The 2006 war with Israel was instigated by a cross-border raid by Hezbollah in which it killed eight Israeli soldiers and kidnapped two. Nearly 121 Israeli troops and 49 Israeli civilians were killed. About 270 Hezbollah fighters, 50 Lebanese soldiers and police died. Some 1,200 people in Lebanon, mostly civilians, were killed in the Israeli assault.
“Hezbollah has always had an interest in a weak and obedient Lebanese military. Whether Lebanon is safer because of Hezbollah’s actions is highly debatable,” Emile Hokayem, Senior Fellow for Middle East Security at the International Institute for Strategic Studies, told CNN. “On one level, Hezbollah has established a level of deterrence against Israel. On the other, Lebanon is objectively weaker, isolated, economically despondent, politically in disarray.”
For Israel, the Shiite group’s advanced weaponry poses a bigger threat than that of other Iran-backed Palestinian groups operating in Gaza.
Over the past decade, Hezbollah has played an increasingly active role in the region including Iraq and Yemen. The group’s most significant foreign military commitment has been in Syria where thousands of fighters have been deployed to defend the Assad regime.
“Hezbollah played a central role in the Syrian conflict, as it engaged in direct action, and reversed the opposition’s gains,” said Ali. “However, their interventions in Iraq and Yemen are more on the political and logistical side, specifically training and political facilitation.”
Nasrallah regularly uses inflammatory language against Gulf Arab states, particularly Saudi Arabia.
“Hezbollah has poisoned Lebanese relations with the Gulf states, which have been crucial economic lifelines for the Lebanese diaspora and state,” said Hokyem. “In Riyadh, Abu Dhabi and elsewhere, Lebanon is seen as a threat, too weak to constrain its main political party from endangering their security.”
Hundreds of thousands of Lebanese work in the oil-rich Gulf Arab states, sending billions in hard currency back home. Inward remittances account for 54% of Lebanon’s economy, according to the World Bank.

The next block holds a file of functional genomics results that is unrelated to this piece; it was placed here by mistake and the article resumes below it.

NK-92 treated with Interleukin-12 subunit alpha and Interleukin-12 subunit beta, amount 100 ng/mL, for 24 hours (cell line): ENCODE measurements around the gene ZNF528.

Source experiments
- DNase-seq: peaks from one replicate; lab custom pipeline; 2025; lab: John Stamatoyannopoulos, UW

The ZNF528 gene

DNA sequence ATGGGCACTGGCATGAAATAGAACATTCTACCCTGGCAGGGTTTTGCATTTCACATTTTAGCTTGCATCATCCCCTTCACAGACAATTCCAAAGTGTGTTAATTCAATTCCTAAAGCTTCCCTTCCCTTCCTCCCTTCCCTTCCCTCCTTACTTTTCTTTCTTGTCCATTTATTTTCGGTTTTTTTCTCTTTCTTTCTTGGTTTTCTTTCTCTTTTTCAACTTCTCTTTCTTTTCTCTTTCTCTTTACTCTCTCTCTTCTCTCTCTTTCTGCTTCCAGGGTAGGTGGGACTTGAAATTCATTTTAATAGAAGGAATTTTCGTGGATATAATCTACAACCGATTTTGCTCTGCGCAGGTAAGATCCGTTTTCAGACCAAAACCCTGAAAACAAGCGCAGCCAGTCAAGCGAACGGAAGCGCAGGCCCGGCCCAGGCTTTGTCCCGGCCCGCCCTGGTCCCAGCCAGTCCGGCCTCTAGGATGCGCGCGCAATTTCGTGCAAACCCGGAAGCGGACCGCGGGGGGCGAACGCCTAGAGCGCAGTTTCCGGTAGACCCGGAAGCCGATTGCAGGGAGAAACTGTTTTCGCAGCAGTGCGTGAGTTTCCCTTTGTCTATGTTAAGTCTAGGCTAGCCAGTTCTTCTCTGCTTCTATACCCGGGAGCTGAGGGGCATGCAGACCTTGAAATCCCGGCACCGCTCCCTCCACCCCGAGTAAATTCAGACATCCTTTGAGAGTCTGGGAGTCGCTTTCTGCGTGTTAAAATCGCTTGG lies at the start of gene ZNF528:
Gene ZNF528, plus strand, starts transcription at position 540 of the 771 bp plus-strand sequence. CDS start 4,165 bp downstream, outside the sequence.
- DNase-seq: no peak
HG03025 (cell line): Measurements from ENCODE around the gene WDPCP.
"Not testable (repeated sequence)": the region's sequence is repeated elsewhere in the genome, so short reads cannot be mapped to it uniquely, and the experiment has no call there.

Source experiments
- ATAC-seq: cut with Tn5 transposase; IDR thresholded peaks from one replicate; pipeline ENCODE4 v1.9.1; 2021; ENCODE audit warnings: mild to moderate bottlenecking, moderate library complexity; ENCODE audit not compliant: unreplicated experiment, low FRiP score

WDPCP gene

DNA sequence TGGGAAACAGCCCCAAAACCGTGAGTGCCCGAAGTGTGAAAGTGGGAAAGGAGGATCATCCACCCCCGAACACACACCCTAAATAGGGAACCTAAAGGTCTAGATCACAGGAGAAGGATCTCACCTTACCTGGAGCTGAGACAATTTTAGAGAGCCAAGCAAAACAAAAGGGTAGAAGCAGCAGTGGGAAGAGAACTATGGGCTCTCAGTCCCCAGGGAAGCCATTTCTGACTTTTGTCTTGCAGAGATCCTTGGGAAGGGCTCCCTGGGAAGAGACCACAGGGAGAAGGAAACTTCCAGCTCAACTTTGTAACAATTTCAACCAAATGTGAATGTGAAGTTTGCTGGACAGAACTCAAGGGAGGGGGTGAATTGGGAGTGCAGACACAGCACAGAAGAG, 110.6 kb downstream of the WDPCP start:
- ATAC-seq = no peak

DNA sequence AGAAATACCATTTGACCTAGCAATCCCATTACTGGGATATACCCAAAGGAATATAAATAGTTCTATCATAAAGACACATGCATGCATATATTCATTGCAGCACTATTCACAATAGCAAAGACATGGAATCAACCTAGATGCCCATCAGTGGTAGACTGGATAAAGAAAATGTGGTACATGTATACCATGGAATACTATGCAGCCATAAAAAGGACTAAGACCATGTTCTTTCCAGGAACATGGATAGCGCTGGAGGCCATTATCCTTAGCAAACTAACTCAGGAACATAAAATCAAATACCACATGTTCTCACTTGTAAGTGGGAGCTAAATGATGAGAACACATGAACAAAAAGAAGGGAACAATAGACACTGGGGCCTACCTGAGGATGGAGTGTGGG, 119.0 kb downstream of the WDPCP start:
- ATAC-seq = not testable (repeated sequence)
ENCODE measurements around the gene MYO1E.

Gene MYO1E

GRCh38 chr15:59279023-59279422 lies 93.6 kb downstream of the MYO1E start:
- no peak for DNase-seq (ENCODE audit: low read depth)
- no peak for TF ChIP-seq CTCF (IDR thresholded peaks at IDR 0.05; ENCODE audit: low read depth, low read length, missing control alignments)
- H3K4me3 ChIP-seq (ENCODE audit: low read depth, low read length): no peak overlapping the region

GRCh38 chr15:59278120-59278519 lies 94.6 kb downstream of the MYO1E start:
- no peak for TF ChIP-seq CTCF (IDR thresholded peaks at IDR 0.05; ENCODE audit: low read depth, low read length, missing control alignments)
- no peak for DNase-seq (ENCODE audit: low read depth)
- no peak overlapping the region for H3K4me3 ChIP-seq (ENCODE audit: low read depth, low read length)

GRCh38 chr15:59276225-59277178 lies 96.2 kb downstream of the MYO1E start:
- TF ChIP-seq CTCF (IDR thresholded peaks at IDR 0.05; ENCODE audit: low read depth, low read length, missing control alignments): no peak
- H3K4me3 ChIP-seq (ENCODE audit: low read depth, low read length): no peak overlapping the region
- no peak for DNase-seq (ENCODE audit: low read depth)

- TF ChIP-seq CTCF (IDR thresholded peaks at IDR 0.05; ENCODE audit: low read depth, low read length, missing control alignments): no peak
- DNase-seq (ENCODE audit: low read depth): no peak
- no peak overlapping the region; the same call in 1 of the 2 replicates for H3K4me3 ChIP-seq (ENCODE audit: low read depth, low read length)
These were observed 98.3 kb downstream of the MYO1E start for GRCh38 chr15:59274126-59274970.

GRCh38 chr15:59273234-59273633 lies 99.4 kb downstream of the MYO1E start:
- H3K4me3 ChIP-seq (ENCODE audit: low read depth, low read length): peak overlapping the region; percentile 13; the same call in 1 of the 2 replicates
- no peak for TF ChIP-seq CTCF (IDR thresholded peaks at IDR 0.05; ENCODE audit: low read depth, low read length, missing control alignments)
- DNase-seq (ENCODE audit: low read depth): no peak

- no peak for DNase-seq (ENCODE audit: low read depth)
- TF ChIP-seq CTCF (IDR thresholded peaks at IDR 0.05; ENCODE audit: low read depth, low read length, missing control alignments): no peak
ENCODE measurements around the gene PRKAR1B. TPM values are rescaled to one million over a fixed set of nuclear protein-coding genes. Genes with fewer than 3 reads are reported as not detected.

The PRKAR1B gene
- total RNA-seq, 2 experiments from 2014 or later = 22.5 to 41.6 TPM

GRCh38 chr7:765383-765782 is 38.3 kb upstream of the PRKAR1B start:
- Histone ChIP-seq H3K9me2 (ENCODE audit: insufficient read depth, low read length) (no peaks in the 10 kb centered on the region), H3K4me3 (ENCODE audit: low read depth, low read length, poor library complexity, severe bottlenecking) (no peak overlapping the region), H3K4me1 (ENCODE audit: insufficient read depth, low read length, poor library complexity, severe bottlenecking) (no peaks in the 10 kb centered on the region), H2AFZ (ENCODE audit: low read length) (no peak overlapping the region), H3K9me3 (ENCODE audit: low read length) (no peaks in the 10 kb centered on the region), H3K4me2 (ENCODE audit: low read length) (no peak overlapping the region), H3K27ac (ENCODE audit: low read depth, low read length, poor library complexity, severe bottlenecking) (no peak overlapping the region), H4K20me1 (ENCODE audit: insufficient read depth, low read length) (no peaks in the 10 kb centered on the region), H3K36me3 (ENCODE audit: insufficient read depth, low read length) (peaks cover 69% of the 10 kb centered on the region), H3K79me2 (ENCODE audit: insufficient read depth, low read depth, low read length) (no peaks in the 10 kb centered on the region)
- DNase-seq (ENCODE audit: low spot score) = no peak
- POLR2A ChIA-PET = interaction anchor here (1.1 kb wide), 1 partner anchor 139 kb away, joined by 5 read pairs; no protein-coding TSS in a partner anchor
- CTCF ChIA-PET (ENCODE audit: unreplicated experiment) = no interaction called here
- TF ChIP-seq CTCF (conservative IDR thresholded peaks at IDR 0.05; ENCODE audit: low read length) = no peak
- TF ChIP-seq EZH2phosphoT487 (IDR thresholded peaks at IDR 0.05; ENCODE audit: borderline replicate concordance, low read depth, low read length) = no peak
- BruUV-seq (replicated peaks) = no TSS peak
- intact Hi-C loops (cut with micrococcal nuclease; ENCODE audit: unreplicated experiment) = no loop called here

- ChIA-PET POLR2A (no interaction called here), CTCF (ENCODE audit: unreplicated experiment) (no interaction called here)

But the group now appears to be softening its tone towards the Gulf. Nasrallah in his recent 40th anniversary speech said, “we don’t have a problem with Lebanon’s relations with Arab countries and especially the Gulf countries, and for these relations to evolve and strengthen.”
“Now as Iran is about to return to the [nuclear deal] and resume diplomatic relations with the Gulf states, Hezbollah should logically follow suit, and de-escalate its rhetoric,” Ali said.
Iranian women attend domestic league football match for first time in over 40 years
Iranian women attended Thursday’s domestic premier league match between Esteghlal FC and Mes Kerman FC at Tehran’s Azadi stadium for the first time since the 1979 Islamic Revolution, according to semi-official state news agency Fars. However, only 500 tickets were set aside for women in the 78,000-seat Azadi stadium.
- Background: Thousands of women were permitted to attend a World Cup Qualifier game between Iran and Cambodia in 2019, following pressure from human rights groups and the sport’s world governing body FIFA. That was the first time since the Revolution that women were able to attend an international football competition inside Iran.
- Why it matters: FIFA had come under increasing pressure to force Iran to overturn a ban on women entering sports stadiums, in particular following the death of Sahar Khodayari. The female fan set herself on fire after she was denied access to a football stadium in Tehran in 2019. Video from the stadium on Thursday showed women dressed in blue waving Esteghlal flags and chanting “blue girl” from the stands, referring to Khodayari.